There are claims that the Ross-Littlewood paradox could be simulated in physics.

See https://stats.stackexchange.com/q/315502/ and in particular Paul's answer there.

Also a solution of the Einstein-Podolsky-Rosen paradox using extended probabilities as invented by Dirac, Bartlett, and Wigner has been considered.

W. Mückenheim: "A resolution of the Einstein-Podolsky-Rosen paradox", Lett. Nuovo Cim. 35 (1982) 300-304. W. Mückenheim et al.: "A review of extended probabilities", Phys. Rep. 133 (1986) pp. 337-401.

But are they really physical? An opinion refusing this is:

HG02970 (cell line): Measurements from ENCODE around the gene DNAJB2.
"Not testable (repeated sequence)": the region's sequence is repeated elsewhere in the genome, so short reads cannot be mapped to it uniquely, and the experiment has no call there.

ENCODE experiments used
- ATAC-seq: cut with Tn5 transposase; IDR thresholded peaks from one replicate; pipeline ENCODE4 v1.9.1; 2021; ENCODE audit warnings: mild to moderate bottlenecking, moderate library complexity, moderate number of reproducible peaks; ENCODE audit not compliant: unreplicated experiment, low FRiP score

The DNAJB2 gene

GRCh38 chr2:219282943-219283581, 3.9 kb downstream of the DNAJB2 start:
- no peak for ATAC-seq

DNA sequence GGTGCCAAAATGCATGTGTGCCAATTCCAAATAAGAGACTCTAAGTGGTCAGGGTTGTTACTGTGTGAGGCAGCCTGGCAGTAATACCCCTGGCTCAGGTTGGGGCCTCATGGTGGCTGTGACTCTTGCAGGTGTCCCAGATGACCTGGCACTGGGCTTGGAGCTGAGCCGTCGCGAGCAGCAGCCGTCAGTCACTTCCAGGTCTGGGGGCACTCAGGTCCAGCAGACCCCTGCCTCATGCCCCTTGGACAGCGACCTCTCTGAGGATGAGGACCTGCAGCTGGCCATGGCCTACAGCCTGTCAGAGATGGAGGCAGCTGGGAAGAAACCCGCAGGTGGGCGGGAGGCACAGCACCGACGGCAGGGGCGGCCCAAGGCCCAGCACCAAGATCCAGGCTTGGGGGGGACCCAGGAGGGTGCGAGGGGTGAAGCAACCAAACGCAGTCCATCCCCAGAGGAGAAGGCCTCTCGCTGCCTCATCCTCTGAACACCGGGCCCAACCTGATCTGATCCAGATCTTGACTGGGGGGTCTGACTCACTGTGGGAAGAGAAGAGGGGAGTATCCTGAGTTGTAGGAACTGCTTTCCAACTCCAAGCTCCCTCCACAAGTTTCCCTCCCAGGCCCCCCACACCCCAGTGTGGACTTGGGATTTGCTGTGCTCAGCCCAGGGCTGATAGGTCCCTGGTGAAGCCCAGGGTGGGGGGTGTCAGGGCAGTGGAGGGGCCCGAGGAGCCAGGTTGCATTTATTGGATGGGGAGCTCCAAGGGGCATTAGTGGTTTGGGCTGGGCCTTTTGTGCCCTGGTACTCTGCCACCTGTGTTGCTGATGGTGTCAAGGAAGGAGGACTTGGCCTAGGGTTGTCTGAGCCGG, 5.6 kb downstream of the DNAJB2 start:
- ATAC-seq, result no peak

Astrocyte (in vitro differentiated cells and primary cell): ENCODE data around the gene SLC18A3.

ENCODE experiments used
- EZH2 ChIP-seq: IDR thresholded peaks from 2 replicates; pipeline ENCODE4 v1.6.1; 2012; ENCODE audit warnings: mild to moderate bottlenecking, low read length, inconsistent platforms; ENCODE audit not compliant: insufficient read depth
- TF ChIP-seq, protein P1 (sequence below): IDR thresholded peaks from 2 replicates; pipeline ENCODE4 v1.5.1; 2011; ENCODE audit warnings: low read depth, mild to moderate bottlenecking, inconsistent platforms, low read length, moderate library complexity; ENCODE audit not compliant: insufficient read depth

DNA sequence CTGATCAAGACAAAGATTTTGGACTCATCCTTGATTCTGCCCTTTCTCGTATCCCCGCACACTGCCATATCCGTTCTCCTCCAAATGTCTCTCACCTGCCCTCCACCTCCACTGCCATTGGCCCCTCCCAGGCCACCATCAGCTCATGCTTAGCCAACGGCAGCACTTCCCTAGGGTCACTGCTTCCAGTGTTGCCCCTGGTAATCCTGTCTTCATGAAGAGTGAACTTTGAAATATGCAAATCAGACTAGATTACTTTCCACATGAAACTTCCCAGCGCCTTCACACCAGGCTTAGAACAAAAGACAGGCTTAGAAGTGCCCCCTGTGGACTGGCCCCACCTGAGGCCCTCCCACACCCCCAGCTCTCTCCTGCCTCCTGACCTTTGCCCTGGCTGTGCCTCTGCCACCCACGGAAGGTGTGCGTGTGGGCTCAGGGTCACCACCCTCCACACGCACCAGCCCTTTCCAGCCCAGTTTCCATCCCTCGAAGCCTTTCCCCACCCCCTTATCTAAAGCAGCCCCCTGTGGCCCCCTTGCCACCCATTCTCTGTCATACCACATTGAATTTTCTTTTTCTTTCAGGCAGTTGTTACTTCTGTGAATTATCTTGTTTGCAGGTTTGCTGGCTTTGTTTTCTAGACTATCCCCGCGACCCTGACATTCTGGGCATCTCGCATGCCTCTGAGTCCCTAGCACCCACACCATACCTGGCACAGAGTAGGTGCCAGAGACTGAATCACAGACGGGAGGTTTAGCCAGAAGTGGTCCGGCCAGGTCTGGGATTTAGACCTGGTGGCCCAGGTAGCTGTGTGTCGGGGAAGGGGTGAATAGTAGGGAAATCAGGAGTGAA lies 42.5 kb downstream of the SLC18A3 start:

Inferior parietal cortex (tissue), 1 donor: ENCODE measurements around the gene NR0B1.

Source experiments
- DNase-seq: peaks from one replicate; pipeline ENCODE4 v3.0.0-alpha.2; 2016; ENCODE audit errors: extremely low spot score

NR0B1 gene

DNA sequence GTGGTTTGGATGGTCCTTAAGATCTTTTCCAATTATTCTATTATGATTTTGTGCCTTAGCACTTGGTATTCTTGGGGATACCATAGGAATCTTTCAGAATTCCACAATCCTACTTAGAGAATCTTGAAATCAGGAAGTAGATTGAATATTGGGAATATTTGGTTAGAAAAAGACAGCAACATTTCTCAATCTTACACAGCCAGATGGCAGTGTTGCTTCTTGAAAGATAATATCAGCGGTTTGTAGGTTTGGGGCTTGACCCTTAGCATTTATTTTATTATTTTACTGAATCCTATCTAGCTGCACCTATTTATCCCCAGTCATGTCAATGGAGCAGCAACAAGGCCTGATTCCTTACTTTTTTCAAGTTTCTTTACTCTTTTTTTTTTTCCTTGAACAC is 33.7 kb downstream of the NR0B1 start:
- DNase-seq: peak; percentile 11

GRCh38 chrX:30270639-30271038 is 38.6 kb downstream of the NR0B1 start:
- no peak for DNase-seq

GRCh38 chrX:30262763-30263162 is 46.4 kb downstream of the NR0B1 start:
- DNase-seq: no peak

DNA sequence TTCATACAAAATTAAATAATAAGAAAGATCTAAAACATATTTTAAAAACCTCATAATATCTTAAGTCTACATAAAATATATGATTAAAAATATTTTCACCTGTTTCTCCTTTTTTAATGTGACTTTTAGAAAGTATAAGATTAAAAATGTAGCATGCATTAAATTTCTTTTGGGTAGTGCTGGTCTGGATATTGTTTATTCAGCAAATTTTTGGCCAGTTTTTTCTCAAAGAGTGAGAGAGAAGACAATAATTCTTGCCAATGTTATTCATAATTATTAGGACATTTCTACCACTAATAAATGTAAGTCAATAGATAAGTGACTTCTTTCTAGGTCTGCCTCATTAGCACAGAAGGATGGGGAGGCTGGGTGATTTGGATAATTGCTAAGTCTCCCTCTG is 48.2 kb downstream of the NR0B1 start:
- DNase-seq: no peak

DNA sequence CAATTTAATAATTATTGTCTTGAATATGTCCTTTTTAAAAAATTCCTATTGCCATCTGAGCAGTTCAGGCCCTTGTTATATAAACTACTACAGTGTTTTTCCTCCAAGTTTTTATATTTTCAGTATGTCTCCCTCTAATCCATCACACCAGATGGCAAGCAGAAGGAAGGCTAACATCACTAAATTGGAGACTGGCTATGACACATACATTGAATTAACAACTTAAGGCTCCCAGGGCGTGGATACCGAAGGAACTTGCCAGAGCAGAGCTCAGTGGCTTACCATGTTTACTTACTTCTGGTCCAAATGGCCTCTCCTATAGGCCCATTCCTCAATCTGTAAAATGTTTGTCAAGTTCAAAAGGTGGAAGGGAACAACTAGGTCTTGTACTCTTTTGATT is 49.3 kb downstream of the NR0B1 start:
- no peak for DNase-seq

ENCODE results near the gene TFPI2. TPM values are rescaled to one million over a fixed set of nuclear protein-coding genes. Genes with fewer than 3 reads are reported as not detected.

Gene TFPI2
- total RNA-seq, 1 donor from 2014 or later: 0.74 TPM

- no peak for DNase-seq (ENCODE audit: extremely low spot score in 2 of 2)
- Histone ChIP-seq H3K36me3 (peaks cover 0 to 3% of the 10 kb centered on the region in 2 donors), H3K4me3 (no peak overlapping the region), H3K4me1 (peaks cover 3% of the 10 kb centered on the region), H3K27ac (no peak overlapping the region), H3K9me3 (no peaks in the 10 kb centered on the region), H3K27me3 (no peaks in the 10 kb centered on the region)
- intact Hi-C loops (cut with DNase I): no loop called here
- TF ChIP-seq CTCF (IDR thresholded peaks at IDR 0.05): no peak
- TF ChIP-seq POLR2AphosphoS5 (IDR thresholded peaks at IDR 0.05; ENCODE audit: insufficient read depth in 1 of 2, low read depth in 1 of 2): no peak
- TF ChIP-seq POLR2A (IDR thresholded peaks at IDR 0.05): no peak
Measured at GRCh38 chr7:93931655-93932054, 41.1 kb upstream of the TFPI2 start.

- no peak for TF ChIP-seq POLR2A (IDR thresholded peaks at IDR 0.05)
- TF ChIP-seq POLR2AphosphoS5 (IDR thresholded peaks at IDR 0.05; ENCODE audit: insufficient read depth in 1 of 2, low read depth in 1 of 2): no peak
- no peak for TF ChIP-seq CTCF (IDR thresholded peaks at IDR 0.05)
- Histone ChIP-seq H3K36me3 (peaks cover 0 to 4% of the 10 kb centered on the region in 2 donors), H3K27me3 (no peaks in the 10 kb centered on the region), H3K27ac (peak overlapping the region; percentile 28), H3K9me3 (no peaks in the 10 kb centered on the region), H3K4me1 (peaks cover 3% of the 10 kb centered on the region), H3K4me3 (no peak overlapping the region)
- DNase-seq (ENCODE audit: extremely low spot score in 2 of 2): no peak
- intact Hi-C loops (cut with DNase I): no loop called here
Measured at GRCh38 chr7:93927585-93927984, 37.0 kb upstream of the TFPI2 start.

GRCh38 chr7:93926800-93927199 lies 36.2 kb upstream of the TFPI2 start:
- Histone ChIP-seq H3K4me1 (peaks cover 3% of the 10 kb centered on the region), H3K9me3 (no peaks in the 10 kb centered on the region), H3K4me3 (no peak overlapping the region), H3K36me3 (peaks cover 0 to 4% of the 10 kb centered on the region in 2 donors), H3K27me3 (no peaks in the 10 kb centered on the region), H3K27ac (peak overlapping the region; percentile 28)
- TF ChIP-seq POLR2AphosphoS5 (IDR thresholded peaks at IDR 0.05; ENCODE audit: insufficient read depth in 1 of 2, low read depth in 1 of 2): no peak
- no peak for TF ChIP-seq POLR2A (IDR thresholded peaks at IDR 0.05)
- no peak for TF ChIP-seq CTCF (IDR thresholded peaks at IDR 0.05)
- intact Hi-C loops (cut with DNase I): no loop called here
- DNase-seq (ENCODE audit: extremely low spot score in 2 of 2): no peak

'If nontrivial set theory, non-constructive mathematics or a non-measurable set is used in an essential way, it cannot be physically relevant'.

Jakob Kellner: "Pitowsky's Kolmogorovian models and super-determinism", arXiv:1606.06849.

My question: Are there genuine physical examples supporting or contradicting this opinion?


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